The Purpose of the Parables


TABLETALK DEVOTIONS WITH RC SPROUL

The Purpose of the Parables
===========================
Matthew 13:12–17 “Truly, I say to
you, many prophets and righteous people
longed to see what you see, and did
not see it, and to hear what you hear, and
did not hear it.” (v.
17).

Our study today will examine the purpose of parables. Jesus tells us
in
Matthew 15:12–15 that He speaks in parables to hide the secrets of the
kingdom
from some and reveal them to others (Matt. 13:12–15). This does not
mean His
parables are full of esoteric information that only a select few can
grasp
with their minds. Christ’s enemies often understand exactly what His
parables
mean (see 21:33–46); the problem is their refusal to trust His
teaching about
Himself and God’s kingdom. The difficulty the Pharisees have
is moral and thus
volitional, not intellectual. They choose not to believe
our Savior’s words.
Those who take up their cross gain more access to kingdom
truth; those who
reject Him lose whatever insight they had (13:12). Matthew
Henry says parables
make the things of God “more plain and easy” to those
willing to be taught,
and “at the same time more difficult and obscure to
those who [are] willfully
ignorant.”

A person’s final response to the
parables reveals whether or not he is elect.
Today’s passage assumes that God
chooses to save only part of sinful humanity;
the rest He leaves to harden
themselves in their sin (Rom. 9:1–18). As Dr.
R.C. Sproul has taught on many
occasions, God does not create unbelief and is
not culpable when sinners do
not respond to the parables with saving faith.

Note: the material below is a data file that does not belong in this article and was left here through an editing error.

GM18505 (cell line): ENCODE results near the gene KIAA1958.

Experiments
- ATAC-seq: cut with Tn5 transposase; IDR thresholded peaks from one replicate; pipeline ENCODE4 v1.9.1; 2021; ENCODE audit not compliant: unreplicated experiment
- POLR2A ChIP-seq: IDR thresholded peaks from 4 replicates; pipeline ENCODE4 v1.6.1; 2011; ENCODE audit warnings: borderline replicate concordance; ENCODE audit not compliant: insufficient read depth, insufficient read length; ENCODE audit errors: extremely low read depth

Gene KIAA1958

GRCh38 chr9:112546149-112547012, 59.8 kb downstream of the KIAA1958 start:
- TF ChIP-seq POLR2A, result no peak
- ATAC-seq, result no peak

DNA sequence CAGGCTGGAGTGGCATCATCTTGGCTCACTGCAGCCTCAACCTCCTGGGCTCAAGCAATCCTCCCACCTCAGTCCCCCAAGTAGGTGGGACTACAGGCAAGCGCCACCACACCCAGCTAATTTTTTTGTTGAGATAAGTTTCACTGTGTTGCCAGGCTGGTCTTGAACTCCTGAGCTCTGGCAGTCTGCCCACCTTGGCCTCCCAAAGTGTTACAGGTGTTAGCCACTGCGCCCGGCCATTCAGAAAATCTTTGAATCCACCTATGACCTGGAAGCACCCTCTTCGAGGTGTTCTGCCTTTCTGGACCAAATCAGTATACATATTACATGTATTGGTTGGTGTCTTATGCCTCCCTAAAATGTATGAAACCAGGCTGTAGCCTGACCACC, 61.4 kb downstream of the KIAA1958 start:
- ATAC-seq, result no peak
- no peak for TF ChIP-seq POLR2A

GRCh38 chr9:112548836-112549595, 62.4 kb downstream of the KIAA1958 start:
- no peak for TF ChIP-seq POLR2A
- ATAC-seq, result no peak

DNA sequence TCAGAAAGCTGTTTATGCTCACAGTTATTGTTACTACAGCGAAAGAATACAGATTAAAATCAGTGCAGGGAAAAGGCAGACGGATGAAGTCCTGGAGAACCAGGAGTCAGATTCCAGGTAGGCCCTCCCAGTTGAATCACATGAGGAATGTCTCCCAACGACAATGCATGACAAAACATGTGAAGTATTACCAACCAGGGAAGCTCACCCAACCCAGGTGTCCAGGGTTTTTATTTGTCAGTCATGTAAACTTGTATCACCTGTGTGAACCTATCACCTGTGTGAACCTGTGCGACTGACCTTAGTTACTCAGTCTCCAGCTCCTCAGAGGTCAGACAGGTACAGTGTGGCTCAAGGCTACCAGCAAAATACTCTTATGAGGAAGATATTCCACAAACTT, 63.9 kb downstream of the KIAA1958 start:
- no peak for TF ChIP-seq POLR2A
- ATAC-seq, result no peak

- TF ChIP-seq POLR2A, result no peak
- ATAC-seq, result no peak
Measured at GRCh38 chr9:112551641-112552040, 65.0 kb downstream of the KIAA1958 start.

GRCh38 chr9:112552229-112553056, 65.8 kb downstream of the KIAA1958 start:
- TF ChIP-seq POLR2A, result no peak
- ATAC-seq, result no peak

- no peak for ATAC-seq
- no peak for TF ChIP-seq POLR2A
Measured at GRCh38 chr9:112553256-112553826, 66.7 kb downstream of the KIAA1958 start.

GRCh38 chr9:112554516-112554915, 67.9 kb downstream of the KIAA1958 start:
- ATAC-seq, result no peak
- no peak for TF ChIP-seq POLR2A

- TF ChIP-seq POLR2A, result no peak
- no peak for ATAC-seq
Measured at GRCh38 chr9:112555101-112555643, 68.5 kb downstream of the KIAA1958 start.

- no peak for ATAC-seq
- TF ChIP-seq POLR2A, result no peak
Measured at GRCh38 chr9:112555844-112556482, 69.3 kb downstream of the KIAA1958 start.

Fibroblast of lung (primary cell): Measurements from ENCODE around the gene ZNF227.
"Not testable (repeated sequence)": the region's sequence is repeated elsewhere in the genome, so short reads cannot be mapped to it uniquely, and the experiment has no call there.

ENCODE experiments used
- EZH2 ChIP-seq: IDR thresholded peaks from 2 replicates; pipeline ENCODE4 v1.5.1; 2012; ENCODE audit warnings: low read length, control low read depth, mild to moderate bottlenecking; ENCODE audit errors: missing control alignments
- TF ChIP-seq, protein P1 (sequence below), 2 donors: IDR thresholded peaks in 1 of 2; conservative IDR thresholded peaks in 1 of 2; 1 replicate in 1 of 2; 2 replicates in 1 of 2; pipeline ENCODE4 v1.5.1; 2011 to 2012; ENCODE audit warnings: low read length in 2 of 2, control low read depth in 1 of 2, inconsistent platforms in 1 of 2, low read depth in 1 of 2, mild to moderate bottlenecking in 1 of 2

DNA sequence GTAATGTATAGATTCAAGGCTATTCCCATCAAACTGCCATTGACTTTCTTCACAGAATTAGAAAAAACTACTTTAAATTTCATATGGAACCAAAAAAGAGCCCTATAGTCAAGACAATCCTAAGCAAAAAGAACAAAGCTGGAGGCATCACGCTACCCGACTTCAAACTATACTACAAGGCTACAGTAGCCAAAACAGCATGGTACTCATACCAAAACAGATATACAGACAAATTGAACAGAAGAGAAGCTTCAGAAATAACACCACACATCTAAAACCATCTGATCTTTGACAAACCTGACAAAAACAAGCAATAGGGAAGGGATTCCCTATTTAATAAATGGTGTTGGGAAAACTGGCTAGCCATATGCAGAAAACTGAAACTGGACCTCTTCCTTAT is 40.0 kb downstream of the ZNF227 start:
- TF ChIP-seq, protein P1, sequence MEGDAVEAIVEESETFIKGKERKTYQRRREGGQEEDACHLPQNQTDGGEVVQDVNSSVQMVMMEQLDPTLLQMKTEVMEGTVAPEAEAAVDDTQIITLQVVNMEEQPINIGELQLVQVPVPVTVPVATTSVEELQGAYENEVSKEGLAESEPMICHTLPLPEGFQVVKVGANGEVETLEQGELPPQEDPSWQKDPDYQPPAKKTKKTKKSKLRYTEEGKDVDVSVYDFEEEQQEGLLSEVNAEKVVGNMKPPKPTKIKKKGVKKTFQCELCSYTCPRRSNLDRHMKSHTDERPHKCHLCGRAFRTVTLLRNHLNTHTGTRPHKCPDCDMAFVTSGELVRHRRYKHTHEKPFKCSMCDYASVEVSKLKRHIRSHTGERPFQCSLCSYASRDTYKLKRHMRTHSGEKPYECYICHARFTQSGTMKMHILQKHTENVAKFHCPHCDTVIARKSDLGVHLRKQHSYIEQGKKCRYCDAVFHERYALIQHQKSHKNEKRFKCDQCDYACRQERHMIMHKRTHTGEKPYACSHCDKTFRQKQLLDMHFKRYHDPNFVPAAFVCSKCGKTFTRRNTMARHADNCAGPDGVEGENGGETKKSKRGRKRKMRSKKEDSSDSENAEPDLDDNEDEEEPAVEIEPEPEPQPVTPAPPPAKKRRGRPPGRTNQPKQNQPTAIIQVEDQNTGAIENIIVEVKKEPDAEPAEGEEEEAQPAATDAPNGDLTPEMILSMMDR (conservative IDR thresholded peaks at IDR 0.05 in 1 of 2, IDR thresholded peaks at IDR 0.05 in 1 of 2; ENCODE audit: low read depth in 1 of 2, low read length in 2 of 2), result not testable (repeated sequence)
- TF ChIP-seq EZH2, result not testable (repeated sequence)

Yet this hardening is not
outside the scope of our Creator’s sovereign plan.
He sends Jesus to speak in
parables so that the rebellious will rage against
Him more fiercely and
manifest the justness of their condemnation (Matt.
13:13–15; Rom. 9:19–24).
The Almighty decrees that those whom His grace passes
over will hate His Son.
And those whom His grace passes over do choose to hate
His Son without
coercion. We are always free to do what we want, but apart
from God’s grace
we do not want to love Jesus. John Calvin writes that the
Lord opens a man’s
ears “and that no man obtains or accomplishes this by his
own
industry.”

We would be amiss to emphasize the parables’ hardening purpose
over the
gratitude Jesus encourages in the elect. Our focus is not to be on
why God has
not chosen some. Instead, we must be thankful that He has made
us, who are no
more deserving than the reprobate, to see the kingdom (Matt.
13:16–17).

Coram deo: Living before the face of
God
========================================
We should marvel at God’s
grace every time we recall that we have trusted
Christ alone for our
salvation. Before the Lord quickened us, we were dead in
sin and had no
desire at all to know or serve Him. But by His Spirit our
Creator overcame
this stubbornness and changed our hearts, enabling us to
believe the Gospel.
Take time today to thank God for His matchless grace and
remember that your
deeds contribute nothing to your salvation.

For further
study:

Zechariah 12:10–13:1

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